INDIANAPOLIS — The oldest and presumably wisest of Indianapolis Colts offered some lasting perspective several years ago that has stuck.
Colts kicker Adam Vinatieri had missed a field goal in a 2012 season-opening loss at Chicago, which always means instant criticism from know-it-alls on Twitter. He was “just” 39 then, but well aware that each miss inevitably translates to some fans being quick to suggest he’s over the hill and the Colts need a new kicker.
Thank God the Colts didn’t listen to that noise.
Vinatieri, still very much alive and kicking as the NFL’s oldest player at 45, shrugged when he asked about and was advised the anticipated reaction to his failed field goal attempt six years ago. He shook his head and said that’s the nature of the business, then suggested the love would return if he went out next week and made a couple of field goals including a game winner.
Funny thing, that’s exactly what he did. He had three field goals, including the deciding kick in the final seconds, in a home win against Minnesota.
And as everyone in the NFL world now knows, Vinatieri has become the league’s all-time best in career points and field goals this season.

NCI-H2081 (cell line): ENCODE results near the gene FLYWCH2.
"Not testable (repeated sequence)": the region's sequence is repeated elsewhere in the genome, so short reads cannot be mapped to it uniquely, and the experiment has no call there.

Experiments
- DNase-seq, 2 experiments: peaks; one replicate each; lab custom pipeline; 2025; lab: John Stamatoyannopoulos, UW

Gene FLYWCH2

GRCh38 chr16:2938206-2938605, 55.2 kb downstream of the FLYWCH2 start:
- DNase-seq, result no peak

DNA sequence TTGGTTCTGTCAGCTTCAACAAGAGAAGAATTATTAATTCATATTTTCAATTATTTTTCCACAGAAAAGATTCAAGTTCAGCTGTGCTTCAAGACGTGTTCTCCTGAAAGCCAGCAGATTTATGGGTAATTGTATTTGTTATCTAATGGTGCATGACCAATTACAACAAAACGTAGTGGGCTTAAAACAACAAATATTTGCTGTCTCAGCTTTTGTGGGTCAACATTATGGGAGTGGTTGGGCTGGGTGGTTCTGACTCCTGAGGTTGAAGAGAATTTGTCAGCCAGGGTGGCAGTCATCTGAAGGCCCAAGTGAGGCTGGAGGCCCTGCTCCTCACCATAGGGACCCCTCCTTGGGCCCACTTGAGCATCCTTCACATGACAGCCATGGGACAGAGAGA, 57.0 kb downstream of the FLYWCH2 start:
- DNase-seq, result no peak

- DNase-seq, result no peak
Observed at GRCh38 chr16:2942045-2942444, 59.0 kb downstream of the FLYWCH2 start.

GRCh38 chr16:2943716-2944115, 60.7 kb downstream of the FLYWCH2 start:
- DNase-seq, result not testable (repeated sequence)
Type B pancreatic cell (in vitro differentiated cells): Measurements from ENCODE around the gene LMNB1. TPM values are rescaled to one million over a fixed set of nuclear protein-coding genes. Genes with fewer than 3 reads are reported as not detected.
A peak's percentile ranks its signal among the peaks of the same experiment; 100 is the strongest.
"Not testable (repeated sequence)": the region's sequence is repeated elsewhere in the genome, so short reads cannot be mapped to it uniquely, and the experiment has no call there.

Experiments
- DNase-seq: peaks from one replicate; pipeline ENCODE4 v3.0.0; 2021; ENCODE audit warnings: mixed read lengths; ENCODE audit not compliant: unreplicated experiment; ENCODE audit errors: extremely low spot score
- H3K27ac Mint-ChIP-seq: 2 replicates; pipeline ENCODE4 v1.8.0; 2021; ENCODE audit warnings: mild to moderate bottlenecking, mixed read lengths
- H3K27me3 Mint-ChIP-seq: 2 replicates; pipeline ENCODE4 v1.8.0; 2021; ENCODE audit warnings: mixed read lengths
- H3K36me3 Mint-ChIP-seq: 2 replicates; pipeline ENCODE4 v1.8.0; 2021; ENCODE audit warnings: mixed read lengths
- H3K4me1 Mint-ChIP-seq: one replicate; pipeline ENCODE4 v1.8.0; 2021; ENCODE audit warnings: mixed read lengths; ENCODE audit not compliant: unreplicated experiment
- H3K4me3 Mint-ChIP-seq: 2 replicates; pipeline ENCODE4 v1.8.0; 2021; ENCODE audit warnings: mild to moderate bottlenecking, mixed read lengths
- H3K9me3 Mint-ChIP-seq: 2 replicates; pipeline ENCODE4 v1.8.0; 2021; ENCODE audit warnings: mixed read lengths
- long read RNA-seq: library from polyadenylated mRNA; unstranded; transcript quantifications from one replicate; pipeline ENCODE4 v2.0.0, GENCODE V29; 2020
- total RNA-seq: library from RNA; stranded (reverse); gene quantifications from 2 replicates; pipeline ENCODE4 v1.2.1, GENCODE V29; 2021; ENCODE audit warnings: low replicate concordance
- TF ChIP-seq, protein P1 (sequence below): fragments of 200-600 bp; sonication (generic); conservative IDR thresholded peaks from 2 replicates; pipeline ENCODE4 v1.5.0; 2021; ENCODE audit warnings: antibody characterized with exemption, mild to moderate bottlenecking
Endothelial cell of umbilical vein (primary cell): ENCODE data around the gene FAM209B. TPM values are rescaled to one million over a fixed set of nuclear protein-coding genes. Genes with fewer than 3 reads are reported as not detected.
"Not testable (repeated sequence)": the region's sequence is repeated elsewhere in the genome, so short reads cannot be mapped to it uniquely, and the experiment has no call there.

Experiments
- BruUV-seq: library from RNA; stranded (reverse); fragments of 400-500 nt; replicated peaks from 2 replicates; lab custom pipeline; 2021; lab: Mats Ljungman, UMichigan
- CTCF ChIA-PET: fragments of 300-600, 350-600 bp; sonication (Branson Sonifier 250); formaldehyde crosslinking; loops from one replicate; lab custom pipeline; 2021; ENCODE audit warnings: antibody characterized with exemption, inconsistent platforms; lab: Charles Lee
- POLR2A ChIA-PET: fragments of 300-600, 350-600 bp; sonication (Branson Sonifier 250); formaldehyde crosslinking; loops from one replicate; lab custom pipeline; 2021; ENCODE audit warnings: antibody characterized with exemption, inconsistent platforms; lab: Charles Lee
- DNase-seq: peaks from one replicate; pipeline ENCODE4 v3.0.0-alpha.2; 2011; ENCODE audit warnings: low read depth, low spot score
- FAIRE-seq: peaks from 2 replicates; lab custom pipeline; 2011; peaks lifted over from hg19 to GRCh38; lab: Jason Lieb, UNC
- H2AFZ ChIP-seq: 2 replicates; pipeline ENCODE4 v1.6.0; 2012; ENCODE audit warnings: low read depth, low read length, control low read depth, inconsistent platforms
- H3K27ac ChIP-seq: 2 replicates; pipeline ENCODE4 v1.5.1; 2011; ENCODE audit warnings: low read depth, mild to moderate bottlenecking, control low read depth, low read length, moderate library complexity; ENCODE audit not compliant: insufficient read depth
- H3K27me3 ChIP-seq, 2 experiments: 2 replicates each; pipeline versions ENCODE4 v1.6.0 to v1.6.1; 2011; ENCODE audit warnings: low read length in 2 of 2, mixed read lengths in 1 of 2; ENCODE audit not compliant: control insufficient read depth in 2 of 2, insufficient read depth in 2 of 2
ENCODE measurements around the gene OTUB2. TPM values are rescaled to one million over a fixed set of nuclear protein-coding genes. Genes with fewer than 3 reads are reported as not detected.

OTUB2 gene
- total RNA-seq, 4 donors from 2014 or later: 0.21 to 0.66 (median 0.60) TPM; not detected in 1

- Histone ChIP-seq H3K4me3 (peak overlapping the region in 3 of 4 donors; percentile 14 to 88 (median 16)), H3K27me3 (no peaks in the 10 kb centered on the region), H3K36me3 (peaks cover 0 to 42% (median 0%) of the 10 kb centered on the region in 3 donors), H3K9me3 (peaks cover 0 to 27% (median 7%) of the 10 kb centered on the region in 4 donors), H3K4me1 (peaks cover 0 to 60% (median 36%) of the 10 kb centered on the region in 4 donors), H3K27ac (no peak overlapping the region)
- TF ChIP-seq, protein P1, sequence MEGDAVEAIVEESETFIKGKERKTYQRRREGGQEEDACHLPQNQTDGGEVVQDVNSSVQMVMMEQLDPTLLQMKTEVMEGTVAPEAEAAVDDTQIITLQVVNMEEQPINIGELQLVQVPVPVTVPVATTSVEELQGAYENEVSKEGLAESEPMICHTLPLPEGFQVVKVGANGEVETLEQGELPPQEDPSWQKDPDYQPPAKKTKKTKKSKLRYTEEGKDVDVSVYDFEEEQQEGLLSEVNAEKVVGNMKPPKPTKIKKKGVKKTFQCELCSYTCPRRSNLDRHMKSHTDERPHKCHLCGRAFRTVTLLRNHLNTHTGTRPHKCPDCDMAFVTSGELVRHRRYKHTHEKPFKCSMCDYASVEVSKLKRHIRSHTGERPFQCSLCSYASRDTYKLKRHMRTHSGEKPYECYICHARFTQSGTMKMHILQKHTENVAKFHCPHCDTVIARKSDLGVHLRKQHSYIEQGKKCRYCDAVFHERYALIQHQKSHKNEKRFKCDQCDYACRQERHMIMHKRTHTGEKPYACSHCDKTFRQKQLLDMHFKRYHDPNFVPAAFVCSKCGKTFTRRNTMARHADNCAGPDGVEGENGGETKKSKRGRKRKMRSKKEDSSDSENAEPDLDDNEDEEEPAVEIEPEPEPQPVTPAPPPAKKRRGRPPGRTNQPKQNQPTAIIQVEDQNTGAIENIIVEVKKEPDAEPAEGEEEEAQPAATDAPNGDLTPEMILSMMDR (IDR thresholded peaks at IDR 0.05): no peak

When the Colts (3-5) lose games, especially close ones they could win, I’m reminded of Vinatieri’s “nature of the business” reaction. Because too many fans are harsh and lack big-picture perspective about this team and its direction.
Yeah, we live in a sports society that demands immediate satisfaction. It made sense to be overly critical in recent years because head coach Chuck Pagano and general manager Ryan Grigson weren't the answer. I wrote that in 2014 just before owner Jim Irsay upped their contracts. Mr. Irsay just needed more time to see what became obvious.
Now the Colts have a second-year GM in Chris Ballard and a first-year head coach in Frank Reich. They're both in unfamiliar territory, which means a lot of learning as you go. And it's only fair to give them some time to see if they can make this work.
But when the Colts started off 1-5 in a rebuilding year — a rebuild that was so obvious I correctly predicted it in preseason — the tweets were ridiculous. The team is “trash” and Ballard is “a joke” and too much of a “penny pincher” for not spending millions saved up in salary cap space.
Sometimes it seems almost silly to try to accentuate the positives in hopes of changing the minds of some fans. It’s like politics for most. On this mid-term election day, people are going to believe what they believe, and there’s no debating positions with them.
But in case some fans still have an open mind, my perspective on the Colts hasn’t changed. Critics will cry “homer,” and so be it.
The Colts have proven, as expected, that this team is better than the record indicates. They’ve been in every game. And now that they’ve won a couple in a row by double digits, the bandwagon is welcoming back some of those harsh critics, who keep watching, presumably expecting another disappointing moment so they can complain.